This page describes what in Ubuntu Dapper 6.06 LTS still needs console to make it works.
Also see KubuntuDapperWhatStillNeedsAConsole.
"ListOfNGUIs" no longer exists, content imported here!
Mission: the primary mission for a desktop OS is to be user-friendly, and for newbie users console is NOT user-friendly, also for write very simple command.
It will be fantastic to see a distribution one day (Edgy or Edgy+1?) that will can do all these stuff via GUI
- Recursive permission editing
Nautilus has this behaviour in the 2.15.x series - article
- Opening a file with superuser permissions
(Imported from ListOfNGUIs) When you need to edit a file you don't have access to, you need to be able to run gksudo or similar in a transparent way without having to use the terminal and sudo things.
- Create a link to a read-only location
- Removing a symbolic link that points to a file/directory on another file system (like fat32)
- Labelling/naming a mounted removable drive (mtools)
- Hard links
(Imported from ListOfNGUIs)In natilus, there is still no ability to change permissions recurseively. (Right-clicking on a folder and selecting properties only results in changing the permissions for THAT folder, not the potentially thousands of files within)
Current fix: In a terminal, type chmod -R ### /folder/subfolder.
Opening sources.list in a text editor (-> gedit)
Running pppoeconf to set up a PPPOE connection the first time
pon dsl-provider and poff to switch on and off the PPPOE connection subsequently
Opening a file in superuser mode: gksudo gedit filename
- Need to configure fileharing by modifying smb.conf. Cause of a lot of frutration to newbies. Needs a Samba configuration console
Running sudo update-alternatives -switch. Unless gAlternatives is included in the base package
(Imported from ListOfNGUIs)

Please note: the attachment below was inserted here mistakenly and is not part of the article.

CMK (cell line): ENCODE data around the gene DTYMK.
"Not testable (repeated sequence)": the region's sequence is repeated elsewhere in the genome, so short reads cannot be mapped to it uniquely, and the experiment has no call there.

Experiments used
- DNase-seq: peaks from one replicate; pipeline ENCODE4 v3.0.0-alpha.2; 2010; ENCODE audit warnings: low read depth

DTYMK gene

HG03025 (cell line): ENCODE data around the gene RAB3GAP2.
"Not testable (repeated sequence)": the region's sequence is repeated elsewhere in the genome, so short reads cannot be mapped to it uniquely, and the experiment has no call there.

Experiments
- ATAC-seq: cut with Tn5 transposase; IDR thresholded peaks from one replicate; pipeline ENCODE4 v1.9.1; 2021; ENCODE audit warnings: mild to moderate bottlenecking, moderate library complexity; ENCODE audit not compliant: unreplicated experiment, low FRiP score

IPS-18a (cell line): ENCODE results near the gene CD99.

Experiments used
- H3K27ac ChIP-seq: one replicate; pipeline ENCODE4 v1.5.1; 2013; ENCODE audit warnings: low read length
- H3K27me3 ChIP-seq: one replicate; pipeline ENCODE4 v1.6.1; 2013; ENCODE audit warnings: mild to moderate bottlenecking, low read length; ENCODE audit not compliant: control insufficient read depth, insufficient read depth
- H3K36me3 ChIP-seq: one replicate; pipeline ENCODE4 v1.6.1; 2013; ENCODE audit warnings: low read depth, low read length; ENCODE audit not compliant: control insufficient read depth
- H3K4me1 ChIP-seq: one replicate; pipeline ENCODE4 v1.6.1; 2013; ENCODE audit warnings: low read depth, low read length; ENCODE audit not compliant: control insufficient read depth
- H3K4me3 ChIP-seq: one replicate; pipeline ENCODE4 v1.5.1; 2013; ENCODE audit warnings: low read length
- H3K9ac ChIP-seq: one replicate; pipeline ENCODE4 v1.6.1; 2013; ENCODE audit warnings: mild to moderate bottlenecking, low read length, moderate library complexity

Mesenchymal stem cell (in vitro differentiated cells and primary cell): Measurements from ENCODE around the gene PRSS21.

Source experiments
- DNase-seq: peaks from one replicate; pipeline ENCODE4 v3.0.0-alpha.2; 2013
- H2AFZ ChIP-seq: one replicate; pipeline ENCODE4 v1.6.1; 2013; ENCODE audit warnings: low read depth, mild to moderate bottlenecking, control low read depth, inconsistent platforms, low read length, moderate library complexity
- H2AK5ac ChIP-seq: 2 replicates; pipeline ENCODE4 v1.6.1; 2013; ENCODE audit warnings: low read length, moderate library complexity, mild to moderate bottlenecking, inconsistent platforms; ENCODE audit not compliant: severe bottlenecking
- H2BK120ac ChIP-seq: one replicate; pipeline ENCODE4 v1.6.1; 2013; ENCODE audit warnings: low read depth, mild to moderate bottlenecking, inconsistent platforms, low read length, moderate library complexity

It seems to me that the first thing I do when I install any distro is change the default resolutions to delete the massive one with a low frequency, and change the "nv" line to "nvidia". It would be great if this could be done in one or more GUIs under System->Administration, as 99% of users have to edit this file at some point and the only way to do it involves using the CLI and/or editing an important system file by hand.
Current fix: In a terminal, "sudo gedit /etc/X11/xorg.conf"
It would be extremely convenient to be able to make common edits to xorg.conf that won't break future automatic updating of the file; such as mouse buttons, monitor resolutions, etc. While some of these items can be configured via dpkg-reconfigure xserver-xorg, at present, you cannot properly configure anything other than a standard mouse without a manual edit. Retaining edits to xorg.conf will make future updates and upgrades to the xserver easier for beginners (no scary warning messages or decisions on whether to keep or replace xorg.conf).
labelling removable media
(Imported from ListOfNGUIs)
This currently involves not only using the command line, but installing two packages (mtools and one other). This is insanity. Furthermore, after renaming, the media has to be ejected and reinserted to pick up the label change and create a nice mount point in /media. This should all be possible from a right-click=> rename on the media entry in the tree.
running something like: pppd noauth nobsdcomp nodeflate require-mppe-128 name domain\\\\user‐ name remotename PPTP pty "pptp 10.0.0.5 --nolaunchpppd" to create a connection to a Microsoft Windows VPN Server
- managing services in any form (start, stop, restart, lower/raise priority, disable/enable autostart at all...). You can only disable/enable autostart for a few.